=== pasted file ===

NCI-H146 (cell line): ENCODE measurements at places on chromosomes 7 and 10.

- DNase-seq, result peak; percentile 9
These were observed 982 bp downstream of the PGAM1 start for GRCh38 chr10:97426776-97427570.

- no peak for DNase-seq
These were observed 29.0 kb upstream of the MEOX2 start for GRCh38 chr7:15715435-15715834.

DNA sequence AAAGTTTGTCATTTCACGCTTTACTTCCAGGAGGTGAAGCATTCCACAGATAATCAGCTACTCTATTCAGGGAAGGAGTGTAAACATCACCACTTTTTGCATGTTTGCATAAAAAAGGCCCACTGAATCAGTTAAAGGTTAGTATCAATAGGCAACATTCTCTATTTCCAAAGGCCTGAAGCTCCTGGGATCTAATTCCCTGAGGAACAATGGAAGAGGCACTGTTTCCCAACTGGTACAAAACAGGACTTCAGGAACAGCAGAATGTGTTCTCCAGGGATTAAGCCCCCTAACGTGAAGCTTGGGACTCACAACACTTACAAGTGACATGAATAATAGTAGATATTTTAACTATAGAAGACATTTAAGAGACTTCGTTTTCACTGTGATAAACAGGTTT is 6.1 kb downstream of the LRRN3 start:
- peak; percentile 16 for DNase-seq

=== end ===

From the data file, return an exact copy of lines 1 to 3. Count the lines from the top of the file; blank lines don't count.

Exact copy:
NCI-H146 (cell line): ENCODE measurements at places on chromosomes 7 and 10.

- DNase-seq, result peak; percentile 9
These were observed 982 bp downstream of the PGAM1 start for GRCh38 chr10:97426776-97427570.